While it can actively be anticarcinogenic for some of your body’s organs, it’s also been shown to strengthen existing tumor growth in other organs.
This chemical is often used in flavorings and perfumes, with the latter usage explaining its presence in Febreze.
Thankfully, propylene glycol is an irritant, rather than a carcinogen, with repeated exposure being capable of causing allergies to the skin and eyes.
The chemical is also known to cause nausea and vomiting, both through prolonged exposure and in people who are allergic to it.
Headaches and dizziness can also result from exposure, meaning it may be the reason behind any lightheadedness you feel when using Febreze.
As per the California Environmental Protection Agency, this chemical can cause cancer in animals, which suggests a carcinogenic effect that may pass over to humans.
However, that effect isn’t confirmed yet, making 1,3-Dichloro-2-Propanol a possible carcinogen, rather than a definite one.
There are other worries, too.
According to the International Labor Organization, this chemical can be fatal if inhaled in large doses.
Thankfully, that won’t happen when using Febreze as the dose isn’t anywhere near large enough.
But other possible side effects, such as damage to your liver and kidneys, as well as issues with your respiratory system, can result from prolonged or repeated exposure to this chemical.
Reasons to use Natural Air Fresheners:
So, is Febreze toxic?
Sadly, the answer appears to be “yes,” and worse yet, the company behind the air freshener seems to be trying to cover up (or at least not publicly acknowledge) the many chemicals used to make the product.
This makes for distressing reading to anybody who uses Febreze in their home.
The good news is that there are solutions that allow you to freshen up your home, combat odors, and avoid the toxicity of Febreze and similar human-made air fresheners. Those solutions require you to look toward nature.
For instance, opening your windows is a quick and easy way to get fresh air circulating through your home without resorting to unnatural air fresheners.
The problem is that opening windows isn’t always an option. You may not want to do so if it’s cold outside, plus those who live in busy cities may find that they introduce more pollutants into their home by opening windows when there’s a lot of traffic outside.
If opening some windows isn’t an option, try mixing baking soda and vinegar with a natural essential oil. This gives you a solution that you can spray around your home (in addition to wiping down surfaces) that is more natural and often smells better than Febreze.
Why You Should Avoid Using Febreze in Your Home:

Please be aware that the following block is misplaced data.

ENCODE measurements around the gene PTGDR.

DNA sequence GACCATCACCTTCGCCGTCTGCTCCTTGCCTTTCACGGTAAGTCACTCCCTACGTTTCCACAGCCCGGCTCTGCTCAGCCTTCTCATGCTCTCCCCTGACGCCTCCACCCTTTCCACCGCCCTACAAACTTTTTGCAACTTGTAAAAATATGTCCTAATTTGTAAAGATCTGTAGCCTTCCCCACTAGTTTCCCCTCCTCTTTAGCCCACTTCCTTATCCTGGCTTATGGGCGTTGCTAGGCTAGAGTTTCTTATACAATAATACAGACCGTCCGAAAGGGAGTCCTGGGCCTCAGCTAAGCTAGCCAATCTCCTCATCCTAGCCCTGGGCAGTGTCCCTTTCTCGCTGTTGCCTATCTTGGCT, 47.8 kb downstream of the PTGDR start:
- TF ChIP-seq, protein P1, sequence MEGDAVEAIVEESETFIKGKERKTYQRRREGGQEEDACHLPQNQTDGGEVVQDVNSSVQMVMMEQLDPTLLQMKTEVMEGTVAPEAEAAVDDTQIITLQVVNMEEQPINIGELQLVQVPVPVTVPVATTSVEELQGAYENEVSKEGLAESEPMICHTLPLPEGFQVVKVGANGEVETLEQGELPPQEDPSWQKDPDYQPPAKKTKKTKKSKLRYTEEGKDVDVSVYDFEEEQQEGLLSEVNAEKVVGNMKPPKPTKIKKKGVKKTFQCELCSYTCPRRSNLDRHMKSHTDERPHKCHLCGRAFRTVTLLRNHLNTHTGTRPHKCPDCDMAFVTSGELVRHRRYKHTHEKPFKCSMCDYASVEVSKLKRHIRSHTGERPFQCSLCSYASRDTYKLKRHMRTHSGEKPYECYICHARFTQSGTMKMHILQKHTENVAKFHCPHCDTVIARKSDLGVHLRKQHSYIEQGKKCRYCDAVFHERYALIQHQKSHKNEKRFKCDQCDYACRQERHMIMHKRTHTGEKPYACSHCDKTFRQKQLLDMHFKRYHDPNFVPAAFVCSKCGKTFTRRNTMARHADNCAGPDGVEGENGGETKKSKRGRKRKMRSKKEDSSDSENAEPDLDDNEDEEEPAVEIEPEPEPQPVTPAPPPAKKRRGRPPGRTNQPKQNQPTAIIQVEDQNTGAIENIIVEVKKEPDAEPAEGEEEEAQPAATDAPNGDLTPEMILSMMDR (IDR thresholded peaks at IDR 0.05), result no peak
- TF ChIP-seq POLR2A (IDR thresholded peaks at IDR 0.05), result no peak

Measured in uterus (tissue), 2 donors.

- Any air freshener, like Febreze, cannot remove the odor molecules in your home. Rather it covers the odor molecules, masking their smell instead of getting rid of the molecules altogether. So, when you inhale, you not only inhale the odor molecules but the chemicals found in the air freshener are going into your body as well.
- It has been reported that Febreze contains a chemical that can cause cancer (acetaldehyde), as well as several others that have negative health ramifications ranging from damaging your kidneys and liver to sparking skin and eye irritation.
- Febreze also contains such chemicals that can cause hormone disruption and developmental problems.
- Febreze also contains neurotoxic chemicals.
- Chemicals found in Febreze can cause allergies to the skin, eyes, and lungs.
- The most dangerous fact is Febreze does not give a clear idea about the ingredients used in it.
The final point particularly highlights the concerns of using Febreze at home.
While it’s unforgivable for any air freshener to contain a carcinogen, the fact that the manufacturers seem so reluctant to provide details suggests a lack of transparency.
It’s telling that an external organization had to carry out a study to discover what’s in Febreze and that the results were that there are many more chemicals than Proctor and Gamble suggests on its bottles.
Is Febreze toxic?
Though it’s not immediately toxic in the sense that it will immediately cause you to keel over upon inhaling it, Febreze is toxic over the long term. It contains a confirmed carcinogen, a potential carcinogen, and several other chemicals that can damage your brain, kidneys, and liver.
So, let’s be clear about one thing - no air freshener can clean the air or remove the odor. It just covers the odor molecules, meaning we’re still breathing in whatever the air contains, alongside any chemicals found in the air freshener.